Of course the other most important maritime services sector in which Cyprus excels – and can develop even more – is that of ship management, where Cyprus is already among the three or four leading centers in the world. This is obviously another big sector which can be expanded.


You have been working in the sector for around 60 years, so from your point of view, which are the competitive advantages that Cyprus should put together for foreign investors, taking into account the intense competition between ports in the Mediterranean Sea?

I believe this is not only a question of cost, of prices, but also a question of efficiency, a question of administration, a question of services given to the various customers. In this respect Cyprus has a significant advantage because as a country we have a high percentage of well-educated people, good working practices, an experienced workforce that can communicate in English, which is the international language of not only business but also shipping. Cyprus can provide good administration, a strong banking sector, and a developed legal system and services. You have to add to this an attractive fiscal regime and services. At the same time, the government should encourage investment in upgrading our port infrastructure. In my view, for all this to work we need to concentrate efforts to succeed in the market niche that is the market of our surrounding region.


And within that market niche, what role does Shoham aim to play? Which services can you offer and how has this company been adapting itself to the new times?

We’re a family company and of course this gives us a special character. We’re very involved and we try to maintain a kind of family feeling among all the employees as much as possible. Our pride as a company is that most of our employees start and finish their career in the company. Of course, shipping by its nature is a business where you need time to learn, you need experience to handle it, and I don’t believe that somebody who comes into a company and stays two years and then goes somewhere else can gain what he needs to be involved in shipping.

I like to describe our company like a family business that deals with the movement of goods and people. This needs a great deal of skill. Logistics, transport logistics, is a fascinating field and we pride ourselves of being experts in this. Tell me from where to where you need to send your cargo and we shall do it for you. We know how to adapt to each client’s requirements through an efficient and tailor-made approach.

The other thing that you must bear in mind is that shipping is one of the oldest activities in the world. From the time that people started moving goods, they always needed a ship, but they also always need the ship agent in various ways. So it is a very traditional profession and also a very conservative profession. Conservative in the sense that we don’t like to change very much, but on the other hand, we are always forward looking enough to be willing to modernize and try better methods.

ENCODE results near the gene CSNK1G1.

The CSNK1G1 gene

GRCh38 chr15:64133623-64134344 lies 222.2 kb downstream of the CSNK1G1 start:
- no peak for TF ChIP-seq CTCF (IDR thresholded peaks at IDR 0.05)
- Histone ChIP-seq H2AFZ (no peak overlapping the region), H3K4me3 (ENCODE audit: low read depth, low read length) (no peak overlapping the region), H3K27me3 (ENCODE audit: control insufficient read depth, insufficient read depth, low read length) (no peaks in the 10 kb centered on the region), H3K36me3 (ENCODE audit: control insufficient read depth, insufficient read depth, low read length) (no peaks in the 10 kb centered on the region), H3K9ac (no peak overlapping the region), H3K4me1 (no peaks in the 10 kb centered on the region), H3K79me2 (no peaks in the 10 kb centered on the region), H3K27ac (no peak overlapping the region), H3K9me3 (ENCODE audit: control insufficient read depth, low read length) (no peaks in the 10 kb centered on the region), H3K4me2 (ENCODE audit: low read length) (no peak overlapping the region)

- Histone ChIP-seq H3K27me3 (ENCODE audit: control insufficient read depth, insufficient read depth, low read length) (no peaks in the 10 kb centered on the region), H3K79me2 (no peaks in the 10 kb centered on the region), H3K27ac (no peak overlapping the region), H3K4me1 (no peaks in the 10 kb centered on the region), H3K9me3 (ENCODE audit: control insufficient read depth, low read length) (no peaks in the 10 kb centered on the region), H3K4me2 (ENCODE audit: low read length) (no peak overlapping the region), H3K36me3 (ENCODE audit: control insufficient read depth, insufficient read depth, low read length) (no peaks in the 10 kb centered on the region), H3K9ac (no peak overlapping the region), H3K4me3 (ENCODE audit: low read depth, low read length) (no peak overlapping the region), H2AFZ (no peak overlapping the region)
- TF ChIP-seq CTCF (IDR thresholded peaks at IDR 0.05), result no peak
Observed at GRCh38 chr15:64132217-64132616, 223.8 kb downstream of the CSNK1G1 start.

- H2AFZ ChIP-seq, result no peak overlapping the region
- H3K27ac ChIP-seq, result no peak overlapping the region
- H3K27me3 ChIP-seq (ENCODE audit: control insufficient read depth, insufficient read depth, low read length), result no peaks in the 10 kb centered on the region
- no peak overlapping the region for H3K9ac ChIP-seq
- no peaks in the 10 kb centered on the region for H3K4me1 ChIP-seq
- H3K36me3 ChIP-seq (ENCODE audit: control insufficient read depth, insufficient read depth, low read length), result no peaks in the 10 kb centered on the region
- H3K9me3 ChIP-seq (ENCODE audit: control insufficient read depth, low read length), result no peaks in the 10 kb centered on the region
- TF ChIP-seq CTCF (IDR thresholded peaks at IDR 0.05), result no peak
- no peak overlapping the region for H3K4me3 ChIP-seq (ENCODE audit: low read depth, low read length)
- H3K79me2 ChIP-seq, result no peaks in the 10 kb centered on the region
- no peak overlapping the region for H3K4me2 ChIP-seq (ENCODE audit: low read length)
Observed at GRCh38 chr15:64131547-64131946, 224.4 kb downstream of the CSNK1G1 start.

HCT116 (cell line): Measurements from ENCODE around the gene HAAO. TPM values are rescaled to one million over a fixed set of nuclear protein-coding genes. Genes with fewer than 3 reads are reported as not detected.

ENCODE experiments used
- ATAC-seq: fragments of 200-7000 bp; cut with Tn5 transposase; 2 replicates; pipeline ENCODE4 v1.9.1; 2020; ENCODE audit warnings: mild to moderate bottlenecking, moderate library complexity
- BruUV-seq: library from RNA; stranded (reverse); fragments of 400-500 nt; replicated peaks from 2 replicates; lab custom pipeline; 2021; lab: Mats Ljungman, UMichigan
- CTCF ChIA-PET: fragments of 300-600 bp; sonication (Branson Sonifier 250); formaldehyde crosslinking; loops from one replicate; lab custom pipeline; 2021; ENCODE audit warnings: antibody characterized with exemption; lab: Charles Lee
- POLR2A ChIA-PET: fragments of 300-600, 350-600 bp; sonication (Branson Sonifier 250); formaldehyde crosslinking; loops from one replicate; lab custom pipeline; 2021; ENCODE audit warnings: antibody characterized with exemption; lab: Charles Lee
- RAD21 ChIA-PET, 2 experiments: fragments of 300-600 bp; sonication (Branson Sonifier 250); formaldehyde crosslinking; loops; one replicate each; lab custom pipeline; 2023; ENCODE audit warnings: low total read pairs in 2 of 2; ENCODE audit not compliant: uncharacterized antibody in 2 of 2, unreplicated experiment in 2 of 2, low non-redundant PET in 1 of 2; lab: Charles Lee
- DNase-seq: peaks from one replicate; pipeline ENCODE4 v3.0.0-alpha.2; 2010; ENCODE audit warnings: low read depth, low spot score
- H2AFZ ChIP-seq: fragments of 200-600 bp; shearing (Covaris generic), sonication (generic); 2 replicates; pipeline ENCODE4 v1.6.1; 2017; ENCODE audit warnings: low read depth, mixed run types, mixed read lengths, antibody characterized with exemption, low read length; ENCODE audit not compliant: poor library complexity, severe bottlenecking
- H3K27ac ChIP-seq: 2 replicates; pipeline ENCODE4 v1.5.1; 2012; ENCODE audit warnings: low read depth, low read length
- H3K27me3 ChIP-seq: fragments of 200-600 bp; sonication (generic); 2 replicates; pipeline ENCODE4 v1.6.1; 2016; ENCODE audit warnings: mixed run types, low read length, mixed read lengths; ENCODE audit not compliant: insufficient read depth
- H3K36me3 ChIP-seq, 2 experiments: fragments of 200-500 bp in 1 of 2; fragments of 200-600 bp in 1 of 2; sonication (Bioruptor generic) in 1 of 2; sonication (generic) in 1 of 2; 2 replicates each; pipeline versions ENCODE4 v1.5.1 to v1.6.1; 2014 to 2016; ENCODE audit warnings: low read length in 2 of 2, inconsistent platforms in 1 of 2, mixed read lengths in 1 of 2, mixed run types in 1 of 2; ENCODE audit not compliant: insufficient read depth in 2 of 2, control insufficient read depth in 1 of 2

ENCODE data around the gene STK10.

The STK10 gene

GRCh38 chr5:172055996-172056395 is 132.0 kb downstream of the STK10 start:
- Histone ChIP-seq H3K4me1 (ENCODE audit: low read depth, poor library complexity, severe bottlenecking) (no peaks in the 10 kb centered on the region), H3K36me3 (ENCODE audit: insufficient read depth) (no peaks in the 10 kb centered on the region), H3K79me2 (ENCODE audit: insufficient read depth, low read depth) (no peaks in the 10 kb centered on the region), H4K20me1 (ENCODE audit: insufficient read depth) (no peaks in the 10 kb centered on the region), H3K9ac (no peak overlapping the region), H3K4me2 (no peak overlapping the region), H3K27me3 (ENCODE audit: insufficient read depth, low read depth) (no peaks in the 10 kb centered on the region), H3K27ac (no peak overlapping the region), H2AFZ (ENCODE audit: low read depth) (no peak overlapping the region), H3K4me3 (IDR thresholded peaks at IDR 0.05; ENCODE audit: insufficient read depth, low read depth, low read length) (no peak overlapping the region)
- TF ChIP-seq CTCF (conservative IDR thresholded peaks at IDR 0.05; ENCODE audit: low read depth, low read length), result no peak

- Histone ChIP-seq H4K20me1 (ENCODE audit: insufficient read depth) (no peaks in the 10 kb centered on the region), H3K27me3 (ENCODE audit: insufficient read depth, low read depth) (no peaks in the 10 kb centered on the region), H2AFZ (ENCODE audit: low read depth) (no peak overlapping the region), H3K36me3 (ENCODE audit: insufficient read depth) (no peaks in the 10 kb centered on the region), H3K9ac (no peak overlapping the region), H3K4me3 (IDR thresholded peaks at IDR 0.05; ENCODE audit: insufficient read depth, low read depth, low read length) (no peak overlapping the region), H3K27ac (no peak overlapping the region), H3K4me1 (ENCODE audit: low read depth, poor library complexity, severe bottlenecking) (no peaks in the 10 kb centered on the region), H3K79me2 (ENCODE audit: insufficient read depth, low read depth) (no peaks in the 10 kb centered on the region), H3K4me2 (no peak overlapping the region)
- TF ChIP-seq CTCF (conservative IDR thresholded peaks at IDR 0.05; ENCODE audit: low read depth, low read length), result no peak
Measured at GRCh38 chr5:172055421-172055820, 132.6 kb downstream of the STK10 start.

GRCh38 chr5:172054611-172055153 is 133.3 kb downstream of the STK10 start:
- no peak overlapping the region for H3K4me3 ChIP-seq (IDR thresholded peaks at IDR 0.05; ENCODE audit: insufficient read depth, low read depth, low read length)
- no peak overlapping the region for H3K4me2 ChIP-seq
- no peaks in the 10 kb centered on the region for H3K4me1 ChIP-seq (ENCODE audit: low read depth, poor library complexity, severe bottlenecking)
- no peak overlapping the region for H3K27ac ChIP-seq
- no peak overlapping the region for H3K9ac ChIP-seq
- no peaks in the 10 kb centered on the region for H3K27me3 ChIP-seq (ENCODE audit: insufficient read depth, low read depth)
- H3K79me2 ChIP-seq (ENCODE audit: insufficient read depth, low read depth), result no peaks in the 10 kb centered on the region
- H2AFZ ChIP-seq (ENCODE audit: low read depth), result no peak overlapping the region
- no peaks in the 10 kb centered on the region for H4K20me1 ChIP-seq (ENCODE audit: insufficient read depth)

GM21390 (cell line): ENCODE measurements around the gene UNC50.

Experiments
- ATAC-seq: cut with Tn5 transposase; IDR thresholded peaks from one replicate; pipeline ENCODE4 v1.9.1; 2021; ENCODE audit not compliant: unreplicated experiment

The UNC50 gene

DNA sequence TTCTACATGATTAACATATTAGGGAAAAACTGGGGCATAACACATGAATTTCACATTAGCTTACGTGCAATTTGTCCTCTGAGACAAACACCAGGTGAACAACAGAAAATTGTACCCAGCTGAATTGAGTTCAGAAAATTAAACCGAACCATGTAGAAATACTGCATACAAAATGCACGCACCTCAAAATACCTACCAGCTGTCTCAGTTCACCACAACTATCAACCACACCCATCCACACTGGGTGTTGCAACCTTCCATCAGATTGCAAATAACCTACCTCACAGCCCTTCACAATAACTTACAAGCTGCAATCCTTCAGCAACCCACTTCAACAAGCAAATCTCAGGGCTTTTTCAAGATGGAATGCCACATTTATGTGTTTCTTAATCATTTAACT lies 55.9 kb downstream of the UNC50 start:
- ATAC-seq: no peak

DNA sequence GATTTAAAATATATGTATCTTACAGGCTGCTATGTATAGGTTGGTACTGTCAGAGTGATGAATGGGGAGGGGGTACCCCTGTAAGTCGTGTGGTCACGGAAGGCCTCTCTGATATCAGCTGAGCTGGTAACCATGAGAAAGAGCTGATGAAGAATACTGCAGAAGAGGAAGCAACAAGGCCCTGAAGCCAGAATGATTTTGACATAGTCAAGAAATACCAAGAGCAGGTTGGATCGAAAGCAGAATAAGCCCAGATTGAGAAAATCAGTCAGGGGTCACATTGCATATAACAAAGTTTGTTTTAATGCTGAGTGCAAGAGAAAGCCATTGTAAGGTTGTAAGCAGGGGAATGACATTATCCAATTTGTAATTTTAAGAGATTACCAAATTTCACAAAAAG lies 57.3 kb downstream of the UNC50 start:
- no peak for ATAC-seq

It is more than obvious that you have strong relations with the French market, not just for being the honorary consul of the Republic of France in Limassol, but also because of the importance of the shipping industry and the ports of Marseille and Calais. Could you tell us about this relation?

As you know, France is one of the largest trade partners of Cyprus. Number five or number six in order of importance. And of course a lot of goods are imported from France. My personal feeling is that there is more to be done. More trade and certainly more synergies must take place. The trade potential between both countries has not reached the optimum.

As one of the pillars of the Cyprus economy is the services industry, we should add value to those services and sell them in the French market, including the tourism market. Cyprus is not a major tourist destination of the French for many historical reasons, but we have everything that a French tourist aims to find when choosing his or her next destination: sun, history, gastronomy, art and a welcoming atmosphere, as most probably you have noticed.

On the political level, the relations are excellent.

One other service sector that can be developed is the maritime sector and more specifically shipping and ship management. Apart from that, education and training exchanges should be further developed.


We have started this meeting speaking about how important for this company has been the family values and about how the new generations will take the lead soon. What do you expect from the upcoming generations and what is the legacy that your sons should give to your grandchildren to make Shoham a prosperous, familiar and resilient company?

That is a very difficult question. I will answer to you in a different way but you will get your answer in any case. Family businesses everywhere can pass from the first generation to the second generation fairly easy because of the parents still being in control. The difficult thing is to pass from the second to the third generation, and there the failure rate is around the 80% if you look at the statistics. It’s very difficult to maintain a family business beyond the second generation and much more beyond the third generation. So it is important to find a formula whereby maybe not the child of the third generation will get involved but only the ones interested.

The other characteristic of our particular family business is that this kind of job has to be done by somebody. It is not like a doctor’s practice that stops when the doctor is not there anymore. If my children do not want to take over the business, somebody else will. The business is there and we have to teach our children to work with it and find the right formula to do it. So far so good, and hopefully, this will continue after the parents are gone. And there’s no reason why not. The important thing is to have a good structure and to get people interested.

Remember what I told you? This business, you live it, you don’t work it. You’re not an employee of the business, you’re part of the business and you live it. In order to be able to live in this business you must start from scratch, from the beginning. If you come from the university with your diplomas and you sit in this office thinking that you are the boss, you are wrong. You must first learn the business from the bottom up. Then you are ready for it. This is what we’re trying to do and this I hope we have managed convey to our young generation.